Road to nowhere: Aucklanders spend four working weeks stuck in traffic

by RNZ / 15 March, 2017
RelatedArticlesModule - Auckland traffic

In 2014 Aucklanders spent 95 hours stuck in traffic. It's now 172. Photo / Getty Images

Thought that commute was taking longer in Auckland? You're not imagining it.

Aucklanders who drive to work are spending an extra 172 hours, or four working weeks, stuck in traffic every year, new data from GPS technology company TomTom shows.

That was well up from 2014, when Aucklanders were spending an extra 95 hours a year stuck in traffic.

The company's latest traffic index shows congestion in Auckland added 45 minutes to a trip that would usually take an hour in free-flowing conditions.

The data showed Auckland was New Zealand's most congested city and was ranked 47th globally. Its traffic was worse than Hong Kong, which has a population of 7.2 million.

Editor of the Auckland-based Transport Blog Matt Lowrie said TomTom's figures did not take into account people who drove at off-peak times.

"What it doesn't count are all the people who aren't sitting in the traffic, who might be on a train or on a bus, who aren't contributing to that congestion, who are moving.

"There are a lot of people who just don't count in the report, so it's not necessarily a complete picture of congestion - it's a picture of road congestion, but not necessarily total congestion."

More than half of Aucklanders were opting not to drive their car into the city during the morning rush, Mr Lowrie said.

Instead, they were taking public transport, walking or cycling.

Elsewhere, traffic also worsened in the capital, where Wellingtonians added an extra 43 minutes to their drive times.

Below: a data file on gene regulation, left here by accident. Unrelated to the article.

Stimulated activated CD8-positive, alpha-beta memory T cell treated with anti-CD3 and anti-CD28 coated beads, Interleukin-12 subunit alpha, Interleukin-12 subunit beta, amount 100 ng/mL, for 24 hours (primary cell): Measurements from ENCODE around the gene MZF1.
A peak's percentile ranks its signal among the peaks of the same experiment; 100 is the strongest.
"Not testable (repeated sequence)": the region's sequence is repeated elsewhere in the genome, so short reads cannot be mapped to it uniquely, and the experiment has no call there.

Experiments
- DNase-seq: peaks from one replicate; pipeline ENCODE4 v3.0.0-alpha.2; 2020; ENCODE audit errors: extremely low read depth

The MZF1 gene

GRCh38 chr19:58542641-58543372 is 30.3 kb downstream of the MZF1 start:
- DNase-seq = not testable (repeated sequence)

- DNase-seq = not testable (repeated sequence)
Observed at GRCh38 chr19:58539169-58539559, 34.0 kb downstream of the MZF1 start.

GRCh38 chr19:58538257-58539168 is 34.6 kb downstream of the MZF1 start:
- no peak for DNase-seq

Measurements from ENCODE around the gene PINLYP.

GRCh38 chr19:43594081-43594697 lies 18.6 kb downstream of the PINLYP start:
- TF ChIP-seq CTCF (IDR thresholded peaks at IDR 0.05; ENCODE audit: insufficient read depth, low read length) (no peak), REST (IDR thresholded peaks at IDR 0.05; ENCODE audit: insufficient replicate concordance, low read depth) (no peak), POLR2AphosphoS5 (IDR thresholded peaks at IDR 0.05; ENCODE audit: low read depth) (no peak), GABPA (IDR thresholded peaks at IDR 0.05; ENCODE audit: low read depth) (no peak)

Congestion in Christchurch has increased the least, but drivers still faced an extra 29 minutes' travel time each day.

 

This article was originally published by RNZ.

Latest

How you can help crack the insect code at Te Papa
101529 2019-01-23 00:00:00Z Science

How you can help crack the insect code at Te Papa

by Sam Button

Te Papa is on a mission to decipher the secret life of insects.

Read more
Bill Ralston says goodbye to Auckland
101333 2019-01-23 00:00:00Z Life in NZ

Bill Ralston says goodbye to Auckland

by Bill Ralston

Our columnist finally turns his back on the congested, costly city of his birth.

Read more
Decision to force woman to pay likely abuser will have 'chilling effect'
101496 2019-01-22 11:12:54Z Crime

Decision to force woman to pay likely abuser will…

by RNZ

The lawyer of a woman ordered to pay $28,000 to her likely abuser has urged the justice minister to intervene.

Read more
7 traits that show how unsuited Trump is to the White House
101194 2019-01-22 00:00:00Z World

7 traits that show how unsuited Trump is to the Wh…

by Paul Thomas

Instead of striving to be disciplined, dedicated and presidential, Trump is flitting between seven characters that have no place in the White House.

Read more
Why vitamin D production is slower in old age
101151 2019-01-22 00:00:00Z Nutrition

Why vitamin D production is slower in old age

by Jennifer Bowden

Getting our quota of vitamin D becomes more important – but more difficult – as we age.

Read more
Why ethical eating often stops at the restaurant door
101520 2019-01-22 00:00:00Z Food

Why ethical eating often stops at the restaurant d…

by Rachel A. Ankeny and Heather Bray

Can a chef promote foraging, seasonality and plant-based eating, yet also serve meat and other animal-derived protein products on the same menu?

Read more
Why the Dunedin Museum of Natural Mystery is bound to attract the curious
101463 2019-01-22 00:00:00Z Life in NZ

Why the Dunedin Museum of Natural Mystery is bound…

by Ellen Rykers

Artist Bruce Mahalski's museum is the result of a lifetime of collecting.

Read more
Gillette ad isn't anti-men, it's anti-toxic masculinity – it should be welcomed
101480 2019-01-21 16:59:29Z Social issues

Gillette ad isn't anti-men, it's anti-toxic mascul…

by Nicola Bishop

The backlash against the Gillette ad shows how painfully little distance we as a society have covered since the #MeToo movement.

Read more